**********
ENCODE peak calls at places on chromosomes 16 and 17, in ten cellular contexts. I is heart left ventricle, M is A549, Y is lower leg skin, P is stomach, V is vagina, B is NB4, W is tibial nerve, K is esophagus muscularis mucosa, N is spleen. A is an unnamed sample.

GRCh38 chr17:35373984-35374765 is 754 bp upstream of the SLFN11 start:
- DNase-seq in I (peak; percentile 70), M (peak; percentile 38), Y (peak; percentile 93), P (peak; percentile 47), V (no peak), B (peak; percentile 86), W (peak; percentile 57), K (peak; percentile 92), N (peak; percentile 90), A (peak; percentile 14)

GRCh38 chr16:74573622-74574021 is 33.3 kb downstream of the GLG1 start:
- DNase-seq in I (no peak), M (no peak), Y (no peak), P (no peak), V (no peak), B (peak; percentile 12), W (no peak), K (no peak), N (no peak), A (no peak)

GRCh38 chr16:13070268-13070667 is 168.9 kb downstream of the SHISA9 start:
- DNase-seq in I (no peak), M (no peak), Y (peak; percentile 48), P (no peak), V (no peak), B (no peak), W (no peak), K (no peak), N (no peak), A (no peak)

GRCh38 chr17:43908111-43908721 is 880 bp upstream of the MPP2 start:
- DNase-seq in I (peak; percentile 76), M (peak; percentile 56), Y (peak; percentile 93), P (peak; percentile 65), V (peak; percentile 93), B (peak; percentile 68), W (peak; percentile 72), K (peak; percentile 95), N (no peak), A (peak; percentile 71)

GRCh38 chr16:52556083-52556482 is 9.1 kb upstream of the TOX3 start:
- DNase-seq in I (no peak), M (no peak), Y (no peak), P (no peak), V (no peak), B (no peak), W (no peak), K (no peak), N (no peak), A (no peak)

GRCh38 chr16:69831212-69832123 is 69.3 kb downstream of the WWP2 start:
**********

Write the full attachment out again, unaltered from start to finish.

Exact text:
ENCODE peak calls at places on chromosomes 16 and 17, in ten cellular contexts. I is heart left ventricle, M is A549, Y is lower leg skin, P is stomach, V is vagina, B is NB4, W is tibial nerve, K is esophagus muscularis mucosa, N is spleen. A is an unnamed sample.

GRCh38 chr17:35373984-35374765 is 754 bp upstream of the SLFN11 start:
- DNase-seq in I (peak; percentile 70), M (peak; percentile 38), Y (peak; percentile 93), P (peak; percentile 47), V (no peak), B (peak; percentile 86), W (peak; percentile 57), K (peak; percentile 92), N (peak; percentile 90), A (peak; percentile 14)

GRCh38 chr16:74573622-74574021 is 33.3 kb downstream of the GLG1 start:
- DNase-seq in I (no peak), M (no peak), Y (no peak), P (no peak), V (no peak), B (peak; percentile 12), W (no peak), K (no peak), N (no peak), A (no peak)

GRCh38 chr16:13070268-13070667 is 168.9 kb downstream of the SHISA9 start:
- DNase-seq in I (no peak), M (no peak), Y (peak; percentile 48), P (no peak), V (no peak), B (no peak), W (no peak), K (no peak), N (no peak), A (no peak)

GRCh38 chr17:43908111-43908721 is 880 bp upstream of the MPP2 start:
- DNase-seq in I (peak; percentile 76), M (peak; percentile 56), Y (peak; percentile 93), P (peak; percentile 65), V (peak; percentile 93), B (peak; percentile 68), W (peak; percentile 72), K (peak; percentile 95), N (no peak), A (peak; percentile 71)

GRCh38 chr16:52556083-52556482 is 9.1 kb upstream of the TOX3 start:
- DNase-seq in I (no peak), M (no peak), Y (no peak), P (no peak), V (no peak), B (no peak), W (no peak), K (no peak), N (no peak), A (no peak)

GRCh38 chr16:69831212-69832123 is 69.3 kb downstream of the WWP2 start: